Joined April 2012
Weight History

Start Weight
206.6 lb
Lost so far: 31.4 lb

Current Weight
175.2 lb
Performance: losing 2.6 lb a week

Goal Weight
165.0 lb
Still to go: 10.2 lb
I first started seriously dieting in 2008 and I lost about 30 lbs, but I didn't reach my goal and yoyo dieted for a while. I got the desire and will power to try again and I hope this time it's for the win.

I wanted to update this for a while. I succeeded in my weight goal on this site a while ago and gained it all back. So, here I am again. I had, at some point, just resigned myself to being a little larger than I should. I then discovered the WFPB lifestyle, and it has resonated with. After realizing that oil was a "processed" food like sugar, everything started to click.

Why use oil as a source for fats when it's missing every other nutrient that was in it's source? Just like sugar is empty calories, so isn't oil. On that realization, I became enthralled in the idea.

Here are my favorite sources for information:
* -- Non-profit website from Dr. Michael Gregor. It's loaded with well researched, science based nutrition advice.
* PCRM's The Exam Room Podcast -- Interviews with doctors, athletes, and patients in regards to plant based nutrition.
* Jeff Novick -- This presentation makes the dietary choice obvious

My goal is to lose weight to a healthy level and maintain it without obsessively monitoring diet all the time. To do this, I need to end or severely reduce food cravings and make sure that I can eat until satiety.

Kevinlyfellow's Weight History


Online now Keilin_4
last weighin: gaining 9.8 lb a week Up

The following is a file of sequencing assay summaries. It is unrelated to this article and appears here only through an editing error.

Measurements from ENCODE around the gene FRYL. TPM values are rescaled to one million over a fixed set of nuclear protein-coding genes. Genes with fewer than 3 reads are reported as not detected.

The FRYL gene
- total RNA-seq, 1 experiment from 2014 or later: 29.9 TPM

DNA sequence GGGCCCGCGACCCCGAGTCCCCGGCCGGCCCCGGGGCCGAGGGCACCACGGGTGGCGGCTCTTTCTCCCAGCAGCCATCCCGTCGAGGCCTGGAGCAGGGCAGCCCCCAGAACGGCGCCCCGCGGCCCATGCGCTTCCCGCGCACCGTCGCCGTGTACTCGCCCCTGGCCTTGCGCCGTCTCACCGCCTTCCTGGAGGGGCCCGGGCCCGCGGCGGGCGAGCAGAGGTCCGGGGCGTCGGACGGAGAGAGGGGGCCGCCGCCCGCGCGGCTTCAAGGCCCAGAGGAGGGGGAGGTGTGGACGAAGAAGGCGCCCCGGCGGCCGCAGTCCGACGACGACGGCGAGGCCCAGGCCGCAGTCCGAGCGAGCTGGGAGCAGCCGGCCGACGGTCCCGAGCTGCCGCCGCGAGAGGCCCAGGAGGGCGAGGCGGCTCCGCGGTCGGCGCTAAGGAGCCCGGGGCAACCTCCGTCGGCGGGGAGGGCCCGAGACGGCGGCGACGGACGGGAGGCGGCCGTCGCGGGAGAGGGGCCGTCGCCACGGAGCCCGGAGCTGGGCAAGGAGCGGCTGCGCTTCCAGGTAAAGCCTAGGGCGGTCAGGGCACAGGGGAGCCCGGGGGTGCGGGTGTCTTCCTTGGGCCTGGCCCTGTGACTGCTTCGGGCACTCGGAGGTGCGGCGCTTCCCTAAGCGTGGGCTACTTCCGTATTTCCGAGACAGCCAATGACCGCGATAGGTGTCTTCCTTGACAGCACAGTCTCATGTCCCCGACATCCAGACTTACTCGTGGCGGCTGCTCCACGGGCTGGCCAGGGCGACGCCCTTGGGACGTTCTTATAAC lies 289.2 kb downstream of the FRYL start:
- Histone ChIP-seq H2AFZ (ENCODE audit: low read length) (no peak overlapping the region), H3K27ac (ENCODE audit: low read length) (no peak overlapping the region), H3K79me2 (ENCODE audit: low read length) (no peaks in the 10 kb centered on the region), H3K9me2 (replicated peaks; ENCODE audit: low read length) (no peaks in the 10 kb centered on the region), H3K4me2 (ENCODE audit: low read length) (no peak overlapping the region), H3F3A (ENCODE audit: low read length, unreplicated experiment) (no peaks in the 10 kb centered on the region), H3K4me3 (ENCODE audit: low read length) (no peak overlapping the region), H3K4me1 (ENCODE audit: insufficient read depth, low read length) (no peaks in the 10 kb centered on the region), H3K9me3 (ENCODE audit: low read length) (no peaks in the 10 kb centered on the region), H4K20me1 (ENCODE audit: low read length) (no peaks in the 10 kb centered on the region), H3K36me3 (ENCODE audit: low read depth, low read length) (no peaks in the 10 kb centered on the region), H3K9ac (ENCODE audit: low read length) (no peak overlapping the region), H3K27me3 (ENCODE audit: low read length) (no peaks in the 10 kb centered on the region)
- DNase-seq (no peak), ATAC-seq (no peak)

Online now Kenna Morton
last weighin: steady Steady
Online now Steven Lloyd
last weighin: steady Steady
Online now chesgreen
last weighin: gaining 3.3 lb a week Up

Kevinlyfellow's Cookbook

cals: 109kcal | fat: 2.54g | carbs: 17.48g | prot: 3.80g
Bean and Oat Waffles
Beans to make waffles? These are tremendous.
view complete cookbook

Kevinlyfellow's Latest Posts

Making healthy foods taste better?
You could trying pickling them. I love carrots pickled with jalepeno. Salt is always good at reducing the bitterness in foods if it's a bitterness issue. Also, try pairing vegetables with other bitter foods (I recently discovered how good black coffee and raw broccoli taste together but I'm probably a little unusual). Broccoli doesn't taste good when over cooked, so frying it seems bad. Also, never stop exploring different vegetables, there is a lot of variety.
posted 01 Dec 2012, 03:38
‎"Americans are fat and sick because they eat too much and don't exercise enough." - n
Mlasell wrote:
FatSecret's implied supposition is that if you eat less and exercise more you will get thin.

‎"Americans are fat and sick because they eat too much and don't exercise enough." The great science writer Gary Taubes demolishes this prevailing theory in thorough detail, replacing it with a simple one. Americans are fat and sick because they eat insulin producing food - potatoes, wheat, rice and sugary drinks. His now standard lecture on YouTube is worth watching. The evidence and corollary theories are fun to see develop. Thin people exercise because they are thin, not vice versa.